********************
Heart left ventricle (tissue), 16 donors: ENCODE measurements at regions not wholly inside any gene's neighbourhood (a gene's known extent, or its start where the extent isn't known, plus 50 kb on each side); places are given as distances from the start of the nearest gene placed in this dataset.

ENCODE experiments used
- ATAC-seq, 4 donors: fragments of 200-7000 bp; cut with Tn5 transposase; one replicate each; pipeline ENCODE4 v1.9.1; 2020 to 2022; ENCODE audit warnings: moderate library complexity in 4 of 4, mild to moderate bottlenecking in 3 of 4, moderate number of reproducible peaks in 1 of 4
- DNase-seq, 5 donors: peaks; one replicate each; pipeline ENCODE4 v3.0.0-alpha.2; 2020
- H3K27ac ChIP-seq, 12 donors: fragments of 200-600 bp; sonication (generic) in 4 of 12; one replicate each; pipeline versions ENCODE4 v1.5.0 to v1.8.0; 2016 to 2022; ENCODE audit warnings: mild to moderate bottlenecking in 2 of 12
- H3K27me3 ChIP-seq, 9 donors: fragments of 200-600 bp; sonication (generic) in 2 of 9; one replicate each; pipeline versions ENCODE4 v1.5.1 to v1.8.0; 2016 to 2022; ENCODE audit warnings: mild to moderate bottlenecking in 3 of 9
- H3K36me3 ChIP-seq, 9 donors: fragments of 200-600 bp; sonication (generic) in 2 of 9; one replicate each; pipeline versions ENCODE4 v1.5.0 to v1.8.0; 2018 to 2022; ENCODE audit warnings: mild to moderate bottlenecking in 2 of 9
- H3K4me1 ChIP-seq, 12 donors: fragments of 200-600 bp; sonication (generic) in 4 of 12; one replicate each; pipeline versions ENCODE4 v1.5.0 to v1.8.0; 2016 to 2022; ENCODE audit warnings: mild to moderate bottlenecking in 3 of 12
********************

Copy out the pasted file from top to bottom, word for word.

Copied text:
Heart left ventricle (tissue), 16 donors: ENCODE measurements at regions not wholly inside any gene's neighbourhood (a gene's known extent, or its start where the extent isn't known, plus 50 kb on each side); places are given as distances from the start of the nearest gene placed in this dataset.

ENCODE experiments used
- ATAC-seq, 4 donors: fragments of 200-7000 bp; cut with Tn5 transposase; one replicate each; pipeline ENCODE4 v1.9.1; 2020 to 2022; ENCODE audit warnings: moderate library complexity in 4 of 4, mild to moderate bottlenecking in 3 of 4, moderate number of reproducible peaks in 1 of 4
- DNase-seq, 5 donors: peaks; one replicate each; pipeline ENCODE4 v3.0.0-alpha.2; 2020
- H3K27ac ChIP-seq, 12 donors: fragments of 200-600 bp; sonication (generic) in 4 of 12; one replicate each; pipeline versions ENCODE4 v1.5.0 to v1.8.0; 2016 to 2022; ENCODE audit warnings: mild to moderate bottlenecking in 2 of 12
- H3K27me3 ChIP-seq, 9 donors: fragments of 200-600 bp; sonication (generic) in 2 of 9; one replicate each; pipeline versions ENCODE4 v1.5.1 to v1.8.0; 2016 to 2022; ENCODE audit warnings: mild to moderate bottlenecking in 3 of 9
- H3K36me3 ChIP-seq, 9 donors: fragments of 200-600 bp; sonication (generic) in 2 of 9; one replicate each; pipeline versions ENCODE4 v1.5.0 to v1.8.0; 2018 to 2022; ENCODE audit warnings: mild to moderate bottlenecking in 2 of 9
- H3K4me1 ChIP-seq, 12 donors: fragments of 200-600 bp; sonication (generic) in 4 of 12; one replicate each; pipeline versions ENCODE4 v1.5.0 to v1.8.0; 2016 to 2022; ENCODE audit warnings: mild to moderate bottlenecking in 3 of 12